Today’s guest post is by Billy Coffey, author of When Mockingbirds Sing and The Devil Walks Mattingly. Coffey dreamed of being a published author ever since high school, but vowed he would never be a novelist. Four novels later, God had a different plan in mind. Coffey’s novels tackle faith’s big questions against the backdrop of the rural South, where history is long and things are seldom as they seem. His latest book, The Devil Walks in Mattingly, is about how a suspicious murder that changes the lives of three small-town people—download it on Vyrso today!

As hard as it is for someone like me to believe, there are people out there who’d have you believe they don’t like stories. They’ll say that they don’t have time for books, that they’re too boring and require too much effort. They’ll say they have no need for imaginary things, for characters born of thought rather than flesh, or for places conjured rather than built. It’s reality in which they are most interested. So they would have you believe . . . In the real world, there is little time for fairy tales. Living is serious business, but stories aren’t. Those who waste their time in tales are the ones who fall behind—they’re the ones who lose the game.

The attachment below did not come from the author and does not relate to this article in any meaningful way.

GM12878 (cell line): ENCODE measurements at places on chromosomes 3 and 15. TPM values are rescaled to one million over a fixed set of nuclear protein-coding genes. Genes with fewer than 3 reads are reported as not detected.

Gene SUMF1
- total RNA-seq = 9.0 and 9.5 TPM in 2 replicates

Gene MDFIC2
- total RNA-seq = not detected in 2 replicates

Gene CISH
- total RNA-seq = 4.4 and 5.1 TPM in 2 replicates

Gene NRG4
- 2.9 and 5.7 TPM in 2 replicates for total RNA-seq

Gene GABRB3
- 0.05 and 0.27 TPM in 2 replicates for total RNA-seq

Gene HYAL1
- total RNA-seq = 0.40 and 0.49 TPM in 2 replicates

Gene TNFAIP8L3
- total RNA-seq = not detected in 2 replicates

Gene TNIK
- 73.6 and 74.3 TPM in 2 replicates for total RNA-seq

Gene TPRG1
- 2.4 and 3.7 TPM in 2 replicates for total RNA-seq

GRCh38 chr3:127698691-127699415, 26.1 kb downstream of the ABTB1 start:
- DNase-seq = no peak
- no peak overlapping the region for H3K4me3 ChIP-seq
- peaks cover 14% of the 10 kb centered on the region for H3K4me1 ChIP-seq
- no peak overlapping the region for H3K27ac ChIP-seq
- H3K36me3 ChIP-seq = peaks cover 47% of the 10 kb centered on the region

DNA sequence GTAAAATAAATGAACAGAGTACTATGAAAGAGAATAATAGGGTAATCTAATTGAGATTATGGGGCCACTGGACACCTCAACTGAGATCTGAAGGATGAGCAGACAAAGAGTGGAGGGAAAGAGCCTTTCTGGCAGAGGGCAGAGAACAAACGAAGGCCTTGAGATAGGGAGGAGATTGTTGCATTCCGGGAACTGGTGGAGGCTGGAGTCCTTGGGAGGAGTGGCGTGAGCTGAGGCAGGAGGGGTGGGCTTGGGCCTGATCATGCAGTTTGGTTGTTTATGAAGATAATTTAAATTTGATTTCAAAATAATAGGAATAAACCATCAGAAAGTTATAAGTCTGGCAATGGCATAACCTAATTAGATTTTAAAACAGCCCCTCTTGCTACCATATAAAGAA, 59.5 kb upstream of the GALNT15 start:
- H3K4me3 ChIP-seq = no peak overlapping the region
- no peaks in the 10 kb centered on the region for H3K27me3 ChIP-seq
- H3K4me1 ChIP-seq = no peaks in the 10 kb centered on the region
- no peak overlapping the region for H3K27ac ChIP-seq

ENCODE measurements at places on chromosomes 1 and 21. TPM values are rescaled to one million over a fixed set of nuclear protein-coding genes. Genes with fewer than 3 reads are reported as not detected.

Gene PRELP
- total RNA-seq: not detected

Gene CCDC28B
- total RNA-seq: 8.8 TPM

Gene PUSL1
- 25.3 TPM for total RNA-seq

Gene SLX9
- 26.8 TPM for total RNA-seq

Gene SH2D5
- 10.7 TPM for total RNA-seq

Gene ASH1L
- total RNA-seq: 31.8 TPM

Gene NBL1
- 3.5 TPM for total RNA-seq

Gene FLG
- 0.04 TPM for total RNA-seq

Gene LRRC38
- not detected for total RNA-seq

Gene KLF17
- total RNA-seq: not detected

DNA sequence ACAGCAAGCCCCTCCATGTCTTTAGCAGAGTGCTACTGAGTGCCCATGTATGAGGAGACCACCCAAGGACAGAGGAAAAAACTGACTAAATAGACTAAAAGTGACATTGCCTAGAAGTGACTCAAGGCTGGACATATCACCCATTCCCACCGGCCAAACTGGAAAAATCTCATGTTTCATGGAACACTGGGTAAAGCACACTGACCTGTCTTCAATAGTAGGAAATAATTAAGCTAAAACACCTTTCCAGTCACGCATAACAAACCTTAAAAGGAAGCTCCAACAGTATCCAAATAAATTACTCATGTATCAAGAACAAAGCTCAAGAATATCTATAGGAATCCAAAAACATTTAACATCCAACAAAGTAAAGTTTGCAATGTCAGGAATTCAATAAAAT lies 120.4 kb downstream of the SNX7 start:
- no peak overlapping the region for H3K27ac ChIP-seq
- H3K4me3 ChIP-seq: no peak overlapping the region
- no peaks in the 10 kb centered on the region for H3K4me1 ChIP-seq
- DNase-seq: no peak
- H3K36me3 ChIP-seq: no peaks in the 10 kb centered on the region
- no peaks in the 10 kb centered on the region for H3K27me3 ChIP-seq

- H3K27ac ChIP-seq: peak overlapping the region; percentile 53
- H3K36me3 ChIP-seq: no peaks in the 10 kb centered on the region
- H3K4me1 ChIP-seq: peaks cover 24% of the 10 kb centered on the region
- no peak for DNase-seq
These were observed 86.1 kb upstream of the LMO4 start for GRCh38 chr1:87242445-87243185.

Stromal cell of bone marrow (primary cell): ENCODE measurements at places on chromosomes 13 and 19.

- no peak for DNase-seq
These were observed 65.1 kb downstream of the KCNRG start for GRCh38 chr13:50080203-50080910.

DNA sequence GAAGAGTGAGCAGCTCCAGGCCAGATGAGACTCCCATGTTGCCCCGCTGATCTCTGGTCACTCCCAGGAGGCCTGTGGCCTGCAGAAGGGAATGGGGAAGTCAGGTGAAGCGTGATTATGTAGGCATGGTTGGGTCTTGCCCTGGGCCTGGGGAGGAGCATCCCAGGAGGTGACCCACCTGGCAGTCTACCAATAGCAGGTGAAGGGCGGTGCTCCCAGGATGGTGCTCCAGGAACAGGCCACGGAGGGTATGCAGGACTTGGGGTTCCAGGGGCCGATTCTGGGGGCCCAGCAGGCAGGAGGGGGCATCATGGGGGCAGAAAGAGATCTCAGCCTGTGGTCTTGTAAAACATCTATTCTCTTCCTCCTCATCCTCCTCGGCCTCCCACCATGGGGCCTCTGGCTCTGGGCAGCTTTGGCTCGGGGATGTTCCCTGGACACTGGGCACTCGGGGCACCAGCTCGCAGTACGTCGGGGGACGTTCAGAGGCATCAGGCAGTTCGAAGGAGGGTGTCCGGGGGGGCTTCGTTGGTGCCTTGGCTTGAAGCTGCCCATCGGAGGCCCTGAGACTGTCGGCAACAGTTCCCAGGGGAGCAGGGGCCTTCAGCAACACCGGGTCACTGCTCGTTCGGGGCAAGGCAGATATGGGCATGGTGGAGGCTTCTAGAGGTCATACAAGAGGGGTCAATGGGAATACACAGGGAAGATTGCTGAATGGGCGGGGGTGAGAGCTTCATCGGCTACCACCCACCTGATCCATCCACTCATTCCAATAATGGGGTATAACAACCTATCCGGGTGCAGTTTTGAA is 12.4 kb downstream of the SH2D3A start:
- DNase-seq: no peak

I suppose that means I’m losing at best. And at worst, I’m contributing to the delinquency of otherwise good and responsible people. Not only do I enjoy reading stories, but I enjoy writing them. I enjoy seeking them out. And what I’ve found in my seeking is something those interested in the serious business of living would perhaps find very disconcerting—stories are everywhere. They’re buried in every person we meet and every conversation we overhear. They are present in the pictures that adorn our walls and the music that fills our ears. They wait in every rock and puff of wind. In everything there is a beginning, middle, and end, and nestled in the spaces between those three legs of every journey lies all the magic and knowledge any of us care to seek. The poet Muriel Rukeyser once said, “The universe is made up of stories, not atoms.” I believe finer words have never been spoken.